Chapter 5: Peer Review as a Quality Control Process
Chapter 6: Quality Rating of Higher Education in Malawi
Chapter 7: Setting and Operating Quality Assurance Units in Higher Education Institutions
Chapter 8: The Future of Higher Education
AAU Association of African Universities
AEF Accreditation and Evaluation Framework
AQRM Africa Quality Rating Mechanism
HAQAA HarmonizationofAfricanHigherEducation, Quality assurance and Accreditation
HEI Higher Education Institutions
INQAAHE International Network of Quality Assurance Agencies in Higher Education
MANEB Malawi National Examinations Board
MIE Malawi Institute of Education
MSCE Malawi School Certificate of Education
MUST Malawi University of Science and Technology
NCHE National Council for Higher Education
NCST National Commission for Science and Technology
NESIP National Education Sector Investment Plan
NESP National Education Sector Plan
NGO Non-Governmental Organisations
NQF National Qualifications Framework
ODL Open Distance Learning
QA Quality Assurance
QAU Quality Assurance Units
SAQAN Southern Africa Quality Assurance Network
SARUA Southern Africa Regional Universities Association
SDG Sustainable Development Goals
TEVET Technical, Entrepreneurial and Vocational Educational and Training
Chapter 1
Inside the Higher Education Space
The scope of the higher education space is expansive. It encompasses a broad array of postsecondary education and training institutions whose core business combine teaching (education and training), generation through research and application of knowledge, innovations, skills and technics; adaptation of technology and innovation transfer, and community service. 1 These aspects represent the totality and mission of higher education. A unique feature of higher education institutions (HEIs) is that they educate and certify (warrant) learning. Hence, the term higher education as used in this book refers to institutions that manifest most of the features stated above, in particular, in terms of what they do as their core business, how they conduct their academic processes, the dynamic character of their stakeholdership and the governance and management arrangements.
The higher education process involves a diverse set of elements (curriculum, teaching and assessment) and actors (students; their teachers known variously as lecturers, professors, scholars; administrators; the state; alumni; the business sector; the general public etc.) that are engaged in complex ways. The implication is that the mission, the operationalization (management and governance) of higher education, let alone the outcomes and its quality, are not easy to define. In the specific case of quality, it lies on the perception of each beholder, but also assumes different meanings in different contexts (Cadena et al 2018). That is, perceptions of quality may differ for students, academics or faculty, policymakers, employers, the general public, local and international development partners, among others. It suffices therefore to state that in higher education, quality is multidimensional and contextual.
From the students’ or learners’ perspective quality may mean value for money; needs satisfaction; and alignment of learning to national or international benchmarks. The irony is, drawing on Peter Materu the author of Higher Education Quality Assurance in Sub-Saharan Africa, quality often implies a certain relative measure against a common standard; except that for much of tertiary education such a common standard does not exist. Hence, various concepts have evolved to suit different contexts ranging from quality as a measure for excellence to quality as perfection, quality as value for money, quality as customer satisfaction, quality as fitness for purpose, and quality as transformation of the learner (Materu 2007). Fitness for purpose (the extent to which the institution’s academic and support structures and embedded processes are aligned with their chosen mission statements and with those of the institution) or fitness of purpose (the extent to which there is conformity with national policy and framework, which include governance, planning, funding and resource allocation; connecting the processes, the products, and the relevance of the product and services.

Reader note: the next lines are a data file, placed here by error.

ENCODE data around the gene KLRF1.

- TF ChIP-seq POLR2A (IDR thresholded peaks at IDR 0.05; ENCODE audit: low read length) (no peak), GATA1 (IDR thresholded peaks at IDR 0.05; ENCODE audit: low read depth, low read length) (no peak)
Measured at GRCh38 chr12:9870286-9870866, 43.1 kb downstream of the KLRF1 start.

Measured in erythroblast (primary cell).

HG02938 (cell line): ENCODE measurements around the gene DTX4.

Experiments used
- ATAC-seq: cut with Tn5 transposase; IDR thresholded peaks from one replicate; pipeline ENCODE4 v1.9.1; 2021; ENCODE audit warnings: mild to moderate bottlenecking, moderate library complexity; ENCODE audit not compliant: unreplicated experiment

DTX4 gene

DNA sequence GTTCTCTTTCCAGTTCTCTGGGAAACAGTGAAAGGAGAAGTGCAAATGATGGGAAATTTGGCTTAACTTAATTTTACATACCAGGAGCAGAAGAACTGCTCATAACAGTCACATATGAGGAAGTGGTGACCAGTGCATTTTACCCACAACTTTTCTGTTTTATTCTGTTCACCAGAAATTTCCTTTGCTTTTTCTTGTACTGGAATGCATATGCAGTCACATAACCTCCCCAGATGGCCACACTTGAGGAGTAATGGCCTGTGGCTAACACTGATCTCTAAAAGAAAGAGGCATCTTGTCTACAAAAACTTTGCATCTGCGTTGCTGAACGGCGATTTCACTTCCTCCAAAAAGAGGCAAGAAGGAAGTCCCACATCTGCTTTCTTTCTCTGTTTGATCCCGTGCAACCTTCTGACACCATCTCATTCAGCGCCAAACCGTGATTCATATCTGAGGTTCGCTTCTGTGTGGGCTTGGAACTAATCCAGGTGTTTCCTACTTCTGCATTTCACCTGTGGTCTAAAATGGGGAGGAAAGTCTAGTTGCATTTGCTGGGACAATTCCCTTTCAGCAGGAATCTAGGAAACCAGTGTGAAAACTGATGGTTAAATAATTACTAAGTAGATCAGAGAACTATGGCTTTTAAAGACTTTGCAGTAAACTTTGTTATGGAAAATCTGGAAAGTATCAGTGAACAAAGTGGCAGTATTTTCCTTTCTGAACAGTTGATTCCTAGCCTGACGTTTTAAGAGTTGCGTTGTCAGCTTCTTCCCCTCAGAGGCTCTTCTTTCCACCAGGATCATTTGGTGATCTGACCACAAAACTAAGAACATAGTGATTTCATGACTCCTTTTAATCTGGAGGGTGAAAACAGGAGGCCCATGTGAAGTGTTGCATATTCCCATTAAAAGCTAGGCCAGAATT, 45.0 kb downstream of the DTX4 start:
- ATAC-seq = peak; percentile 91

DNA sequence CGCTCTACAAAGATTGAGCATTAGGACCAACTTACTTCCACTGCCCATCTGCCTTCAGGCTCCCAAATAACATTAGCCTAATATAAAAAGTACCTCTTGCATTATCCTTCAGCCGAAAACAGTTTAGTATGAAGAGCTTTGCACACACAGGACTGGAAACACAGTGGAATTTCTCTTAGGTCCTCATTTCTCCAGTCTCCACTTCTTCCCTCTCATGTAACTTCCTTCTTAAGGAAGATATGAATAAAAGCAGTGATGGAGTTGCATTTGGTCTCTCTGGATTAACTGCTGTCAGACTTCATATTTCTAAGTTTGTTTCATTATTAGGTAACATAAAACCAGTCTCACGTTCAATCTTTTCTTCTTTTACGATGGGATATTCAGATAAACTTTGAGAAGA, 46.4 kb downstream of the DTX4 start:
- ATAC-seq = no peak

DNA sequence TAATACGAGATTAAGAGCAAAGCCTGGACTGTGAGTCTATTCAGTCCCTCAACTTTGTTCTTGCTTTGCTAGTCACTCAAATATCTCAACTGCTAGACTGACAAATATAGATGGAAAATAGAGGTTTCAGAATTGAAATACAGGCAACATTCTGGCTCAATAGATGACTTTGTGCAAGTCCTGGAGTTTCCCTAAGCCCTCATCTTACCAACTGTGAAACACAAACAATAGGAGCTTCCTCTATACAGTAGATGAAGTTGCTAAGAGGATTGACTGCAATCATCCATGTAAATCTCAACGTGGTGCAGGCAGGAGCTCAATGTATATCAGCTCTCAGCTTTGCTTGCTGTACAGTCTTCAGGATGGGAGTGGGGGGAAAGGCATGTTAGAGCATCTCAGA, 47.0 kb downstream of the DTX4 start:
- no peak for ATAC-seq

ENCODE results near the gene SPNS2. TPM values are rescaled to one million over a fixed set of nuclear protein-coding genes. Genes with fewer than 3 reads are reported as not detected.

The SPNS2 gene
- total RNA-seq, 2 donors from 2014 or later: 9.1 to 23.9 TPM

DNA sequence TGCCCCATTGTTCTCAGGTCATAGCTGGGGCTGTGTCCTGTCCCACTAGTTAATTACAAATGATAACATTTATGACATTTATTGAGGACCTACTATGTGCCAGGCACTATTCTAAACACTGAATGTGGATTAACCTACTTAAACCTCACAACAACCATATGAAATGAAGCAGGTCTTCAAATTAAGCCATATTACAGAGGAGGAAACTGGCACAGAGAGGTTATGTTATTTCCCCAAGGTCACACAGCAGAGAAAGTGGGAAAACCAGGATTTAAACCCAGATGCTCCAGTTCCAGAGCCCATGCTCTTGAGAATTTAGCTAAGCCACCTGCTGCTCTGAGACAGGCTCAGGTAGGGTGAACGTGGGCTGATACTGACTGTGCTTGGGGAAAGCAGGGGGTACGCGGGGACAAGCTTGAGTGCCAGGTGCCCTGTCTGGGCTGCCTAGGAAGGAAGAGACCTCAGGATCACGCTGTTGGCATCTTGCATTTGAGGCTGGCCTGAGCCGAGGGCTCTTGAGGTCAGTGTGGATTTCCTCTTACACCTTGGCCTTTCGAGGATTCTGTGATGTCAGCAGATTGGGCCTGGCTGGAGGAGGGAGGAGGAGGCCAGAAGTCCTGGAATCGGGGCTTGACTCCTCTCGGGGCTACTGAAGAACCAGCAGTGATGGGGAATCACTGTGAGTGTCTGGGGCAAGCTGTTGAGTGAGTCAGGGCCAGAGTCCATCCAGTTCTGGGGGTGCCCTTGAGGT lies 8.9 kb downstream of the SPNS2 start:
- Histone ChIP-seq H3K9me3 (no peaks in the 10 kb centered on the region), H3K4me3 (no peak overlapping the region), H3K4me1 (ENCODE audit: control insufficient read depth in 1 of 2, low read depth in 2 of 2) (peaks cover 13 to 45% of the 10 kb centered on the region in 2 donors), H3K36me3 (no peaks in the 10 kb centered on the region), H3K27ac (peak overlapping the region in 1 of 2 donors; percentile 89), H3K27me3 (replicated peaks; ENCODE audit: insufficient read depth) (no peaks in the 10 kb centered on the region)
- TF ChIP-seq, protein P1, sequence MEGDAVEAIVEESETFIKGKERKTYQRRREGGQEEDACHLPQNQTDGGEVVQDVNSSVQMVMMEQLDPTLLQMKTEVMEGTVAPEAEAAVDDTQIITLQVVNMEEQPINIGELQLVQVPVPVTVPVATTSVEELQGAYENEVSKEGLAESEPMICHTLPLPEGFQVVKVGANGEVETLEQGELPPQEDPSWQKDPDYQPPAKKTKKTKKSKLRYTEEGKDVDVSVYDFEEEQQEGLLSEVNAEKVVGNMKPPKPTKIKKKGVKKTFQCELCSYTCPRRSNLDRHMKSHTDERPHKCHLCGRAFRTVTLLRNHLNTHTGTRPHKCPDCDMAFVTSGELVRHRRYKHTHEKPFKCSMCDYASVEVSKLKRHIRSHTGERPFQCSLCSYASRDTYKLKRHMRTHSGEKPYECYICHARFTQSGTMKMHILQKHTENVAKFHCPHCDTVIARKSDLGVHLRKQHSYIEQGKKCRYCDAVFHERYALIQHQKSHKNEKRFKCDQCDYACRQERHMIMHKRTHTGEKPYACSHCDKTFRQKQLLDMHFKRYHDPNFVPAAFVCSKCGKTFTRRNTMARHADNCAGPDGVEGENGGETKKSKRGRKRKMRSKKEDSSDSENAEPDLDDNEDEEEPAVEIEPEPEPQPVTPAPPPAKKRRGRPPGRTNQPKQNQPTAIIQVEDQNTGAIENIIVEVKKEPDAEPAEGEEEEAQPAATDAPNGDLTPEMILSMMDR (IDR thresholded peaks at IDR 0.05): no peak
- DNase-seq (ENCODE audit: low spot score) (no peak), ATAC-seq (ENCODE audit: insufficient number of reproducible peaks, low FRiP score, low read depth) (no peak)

The importance of higher education is not solely in the knowledge amassed by the learner but also in the skills, competences and capabilities gained, over above the spirit to learn cultivated in the learner. According to the Africa-America Institute (2015) higher education yields the following significant benefits for both young people and society: better employment opportunities and job prospects, improved quality of life, and greater economic growth. The attainment of knowledge, higher level skills and competences reflected above should benefit individuals who have access to higher education, their family, immediate community and society at large. The pursuit of learning at higher education level should lead to significant and transformative effects that transcend personal needs, social, territorial and political limits and jurisdictions. 2 Besides developing exploitable and exportable skills, higher education should empower by enabling citizens to understand and make sense of the social, economic and political realities they find themselves in. It should also serve as an important training ground for effective leadership and therefore a nursery for transformative governance agenda. Higher education should influence cultural appreciation and perceptions, challenge harmful traditional practices and taboos that hinder development to the extent that it

  • Univers Univers
  • Ebooks Ebooks
  • Livres audio Livres audio
  • Presse Presse
  • Podcasts Podcasts
  • BD BD
  • Documents Documents